Seeing Spots: Julian’s Chickenpox Story

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If you’re like me, you probably had the chicken pox as a kid, way before the varicella (chickenpox) vaccine was introduced to the public. I vaguely remember the itchy spots and can recall lying on the couch for week watching cartoons. But, if you made it through childhood without catching the chicken pox and haven’t been vaccinated now as an adult, you may be begging for trouble. As Julian found out, getting the chickenpox in adulthood is absolutely horrific.

As a schoolteacher in Australia you may assume Julian has had just about every cold and virus out there. Children tend to be little Petri dishes, harboring all kinds of germs, but the schoolyard is not where his chickenpox story begins.

Julian was spending time with his two sons while on summer break. His oldest son had been vaccinated with the varicella vaccine on schedule, while his youngest was still not old enough for the vaccine.

That summer, Julian’s oldest son came down with a mild, short-lived case of the chickenpox. 

As with many vaccines, even if you get vaccinated it is still possible that you may come down with mild symptoms of the disease should you come in contact with it.

It had never occurred to Julian that he may be susceptible to getting the chickenpox virus, as he assumed he had caught it as a child just like everyone else. However, according to his mother, that was not the case. Julian had never caught the chickenpox, and was a sitting duck for the virus.

Read moreSeeing Spots: Julian’s Chickenpox Story

Varicella (chickenpox) Vaccine

Chickenpox
Goldie Locks has Chicken Pox

I don’t know about you, but I REMEMBER getting the chickenpox as a young child. It was itchy and awful. And oatmeal baths! Oh, the oatmeal baths!!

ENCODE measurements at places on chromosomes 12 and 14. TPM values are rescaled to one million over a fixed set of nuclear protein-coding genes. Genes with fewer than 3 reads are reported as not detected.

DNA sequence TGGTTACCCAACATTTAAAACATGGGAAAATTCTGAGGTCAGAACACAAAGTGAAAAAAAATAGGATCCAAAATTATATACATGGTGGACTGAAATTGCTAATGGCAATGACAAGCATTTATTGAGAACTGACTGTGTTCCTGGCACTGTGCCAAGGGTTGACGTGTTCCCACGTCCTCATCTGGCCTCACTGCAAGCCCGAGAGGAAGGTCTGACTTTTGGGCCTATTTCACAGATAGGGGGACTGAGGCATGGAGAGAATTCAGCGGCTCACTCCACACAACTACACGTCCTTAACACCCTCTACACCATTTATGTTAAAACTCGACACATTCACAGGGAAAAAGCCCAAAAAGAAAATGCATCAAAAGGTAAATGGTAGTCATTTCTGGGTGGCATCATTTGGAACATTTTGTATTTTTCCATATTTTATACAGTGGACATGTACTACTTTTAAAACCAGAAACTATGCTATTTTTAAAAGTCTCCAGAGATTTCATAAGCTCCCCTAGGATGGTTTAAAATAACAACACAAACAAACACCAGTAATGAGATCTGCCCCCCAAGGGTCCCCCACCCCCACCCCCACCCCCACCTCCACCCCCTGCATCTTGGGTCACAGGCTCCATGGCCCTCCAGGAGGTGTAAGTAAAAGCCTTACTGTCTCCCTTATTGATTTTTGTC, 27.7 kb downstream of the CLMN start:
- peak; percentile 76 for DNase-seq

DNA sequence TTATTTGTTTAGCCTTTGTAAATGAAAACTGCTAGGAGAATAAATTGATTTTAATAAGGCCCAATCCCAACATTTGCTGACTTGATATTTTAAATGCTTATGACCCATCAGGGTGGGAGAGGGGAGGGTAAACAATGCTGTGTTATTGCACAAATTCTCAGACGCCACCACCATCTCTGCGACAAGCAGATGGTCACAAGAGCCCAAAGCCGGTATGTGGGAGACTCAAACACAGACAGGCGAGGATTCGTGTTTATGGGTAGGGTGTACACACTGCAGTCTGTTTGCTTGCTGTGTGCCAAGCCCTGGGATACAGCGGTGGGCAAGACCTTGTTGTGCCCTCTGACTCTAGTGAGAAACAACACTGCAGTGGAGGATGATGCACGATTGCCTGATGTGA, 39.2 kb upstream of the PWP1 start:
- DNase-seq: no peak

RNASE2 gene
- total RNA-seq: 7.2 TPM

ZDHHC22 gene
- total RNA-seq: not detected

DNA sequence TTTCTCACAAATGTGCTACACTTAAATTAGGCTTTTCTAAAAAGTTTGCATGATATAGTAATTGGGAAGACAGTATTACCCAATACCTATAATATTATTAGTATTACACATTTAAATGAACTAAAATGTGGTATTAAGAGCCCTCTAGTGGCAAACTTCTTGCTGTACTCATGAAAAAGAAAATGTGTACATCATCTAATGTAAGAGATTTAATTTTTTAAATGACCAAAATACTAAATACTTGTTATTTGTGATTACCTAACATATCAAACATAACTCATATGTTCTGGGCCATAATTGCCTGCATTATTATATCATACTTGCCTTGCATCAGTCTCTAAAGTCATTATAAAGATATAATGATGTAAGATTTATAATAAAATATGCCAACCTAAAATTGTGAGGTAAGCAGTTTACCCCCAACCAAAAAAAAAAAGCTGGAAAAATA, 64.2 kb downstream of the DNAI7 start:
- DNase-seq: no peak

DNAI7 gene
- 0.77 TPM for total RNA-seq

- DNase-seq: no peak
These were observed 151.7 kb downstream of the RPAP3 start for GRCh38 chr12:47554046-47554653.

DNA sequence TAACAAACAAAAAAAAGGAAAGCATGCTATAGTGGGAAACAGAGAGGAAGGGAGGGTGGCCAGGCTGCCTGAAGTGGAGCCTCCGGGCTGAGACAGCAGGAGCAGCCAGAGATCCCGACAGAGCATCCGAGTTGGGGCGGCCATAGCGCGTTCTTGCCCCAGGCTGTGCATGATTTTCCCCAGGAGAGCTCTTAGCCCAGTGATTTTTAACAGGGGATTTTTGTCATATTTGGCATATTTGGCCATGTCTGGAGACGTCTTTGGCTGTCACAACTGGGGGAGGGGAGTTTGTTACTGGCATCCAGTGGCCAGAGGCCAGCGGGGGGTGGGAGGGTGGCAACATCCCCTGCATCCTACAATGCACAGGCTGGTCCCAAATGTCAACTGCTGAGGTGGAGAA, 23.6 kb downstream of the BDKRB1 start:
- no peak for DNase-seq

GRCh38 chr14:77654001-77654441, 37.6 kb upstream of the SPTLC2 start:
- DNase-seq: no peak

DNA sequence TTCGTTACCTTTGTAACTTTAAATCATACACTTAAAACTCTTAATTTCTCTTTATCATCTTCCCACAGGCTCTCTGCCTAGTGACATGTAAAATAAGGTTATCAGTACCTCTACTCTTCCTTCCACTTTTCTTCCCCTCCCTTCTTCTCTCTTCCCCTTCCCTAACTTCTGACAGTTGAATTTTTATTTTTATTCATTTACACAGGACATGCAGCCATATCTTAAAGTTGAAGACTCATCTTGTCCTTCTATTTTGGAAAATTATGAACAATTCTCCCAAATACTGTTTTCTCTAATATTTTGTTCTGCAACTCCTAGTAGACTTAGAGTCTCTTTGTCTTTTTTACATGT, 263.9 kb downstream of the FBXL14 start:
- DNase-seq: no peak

Because this is most often a children’s disease, I thought it would be appropriate to litter this post with the some of the cute photos from one of my daughter’s favorite children’s books: Goldie Locks has Chicken Pox by Erin Dealey, illustrated by Hanako Wakiyama. 

Although the illustrator makes chicken pox look cute, it’s anything but. Thankfully, due to the vaccine our kids don’t ever need to experience the chickenpox…

Chickenpox is caused by a virus called the varicella-zoster virus (VZV), which is part of the herpesvirus family. The same virus that causes chickenpox can cause shingles later in life. The virus is called varicella when it causes chickenpox, then the virus hides in your body and it gets called zoster when it flares back up and causes shingles. There is also a vaccine for shingles called the zoster vaccine, which you may get should you choose to at around the age of 65 (but, that’s for another post).

Read moreVaricella (chickenpox) Vaccine

How are vaccines made and released to the public?


A vaccine’s main goal is to teach your immune system to recognize and remember a bacteria or virus.
The word “vaccination” means to stimulate the immune system to make antibodies against the bacteria or virus targeted by the vaccine.
“Immunization” is different; it’s used in relation to injecting a person with pre-formed antibodies to a particular disease to make the person immune to it.
These terms are often used interchangeably, and that’s just fine, however it’s important to understand that these are two very different ways of creating immunity to a disease.

Measles, Mumps, and Rubella Vaccine (MMR)

Screen Shot 2014-02-07 at 9.48.28 PMThe measles, mumps, and rubella (MMR) vaccine is safe. The end. Phew, that was easy!

Of course I’m only kidding. That’s definitely not the end, not even close. There’s so much information out there about the MMR vaccine—good and bad, informative, and plenty of opinions—that it’s hard to know what to believe. I’m not going to give you my opinion on the vaccine (although I’m sure you could guess), that’s for another post. These are the facts.

Read moreMeasles, Mumps, and Rubella Vaccine (MMR)